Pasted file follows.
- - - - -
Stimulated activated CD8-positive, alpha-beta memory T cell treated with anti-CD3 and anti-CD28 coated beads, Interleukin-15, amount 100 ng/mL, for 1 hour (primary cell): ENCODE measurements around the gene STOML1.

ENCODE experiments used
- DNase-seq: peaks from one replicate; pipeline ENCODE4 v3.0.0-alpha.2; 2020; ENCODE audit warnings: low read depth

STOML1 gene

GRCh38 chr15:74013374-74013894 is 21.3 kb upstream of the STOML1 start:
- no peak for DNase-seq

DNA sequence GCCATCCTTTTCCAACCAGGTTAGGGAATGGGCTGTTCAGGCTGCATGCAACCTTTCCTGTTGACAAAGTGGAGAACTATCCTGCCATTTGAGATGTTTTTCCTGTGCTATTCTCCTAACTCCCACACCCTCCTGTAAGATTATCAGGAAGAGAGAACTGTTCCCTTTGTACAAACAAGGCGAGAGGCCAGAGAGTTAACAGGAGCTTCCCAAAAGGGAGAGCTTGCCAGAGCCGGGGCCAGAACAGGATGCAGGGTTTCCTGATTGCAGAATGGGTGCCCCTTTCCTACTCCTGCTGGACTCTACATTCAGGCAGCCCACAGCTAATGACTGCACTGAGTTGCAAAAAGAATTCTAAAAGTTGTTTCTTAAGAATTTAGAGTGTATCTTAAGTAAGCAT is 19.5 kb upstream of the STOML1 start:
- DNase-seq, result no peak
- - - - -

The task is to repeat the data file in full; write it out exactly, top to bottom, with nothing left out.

Stimulated activated CD8-positive, alpha-beta memory T cell treated with anti-CD3 and anti-CD28 coated beads, Interleukin-15, amount 100 ng/mL, for 1 hour (primary cell): ENCODE measurements around the gene STOML1.

ENCODE experiments used
- DNase-seq: peaks from one replicate; pipeline ENCODE4 v3.0.0-alpha.2; 2020; ENCODE audit warnings: low read depth

STOML1 gene

GRCh38 chr15:74013374-74013894 is 21.3 kb upstream of the STOML1 start:
- no peak for DNase-seq

DNA sequence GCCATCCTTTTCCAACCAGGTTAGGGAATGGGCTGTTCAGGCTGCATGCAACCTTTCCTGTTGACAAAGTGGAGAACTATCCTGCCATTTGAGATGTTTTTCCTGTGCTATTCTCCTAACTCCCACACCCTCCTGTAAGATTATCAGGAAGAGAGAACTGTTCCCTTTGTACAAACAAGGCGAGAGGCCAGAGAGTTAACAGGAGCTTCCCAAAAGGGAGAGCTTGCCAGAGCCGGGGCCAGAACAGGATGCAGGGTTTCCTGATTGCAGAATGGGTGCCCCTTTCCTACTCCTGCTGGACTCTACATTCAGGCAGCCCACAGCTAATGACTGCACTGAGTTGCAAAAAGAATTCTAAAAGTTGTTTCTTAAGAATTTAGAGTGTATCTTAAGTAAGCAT is 19.5 kb upstream of the STOML1 start:
- DNase-seq, result no peak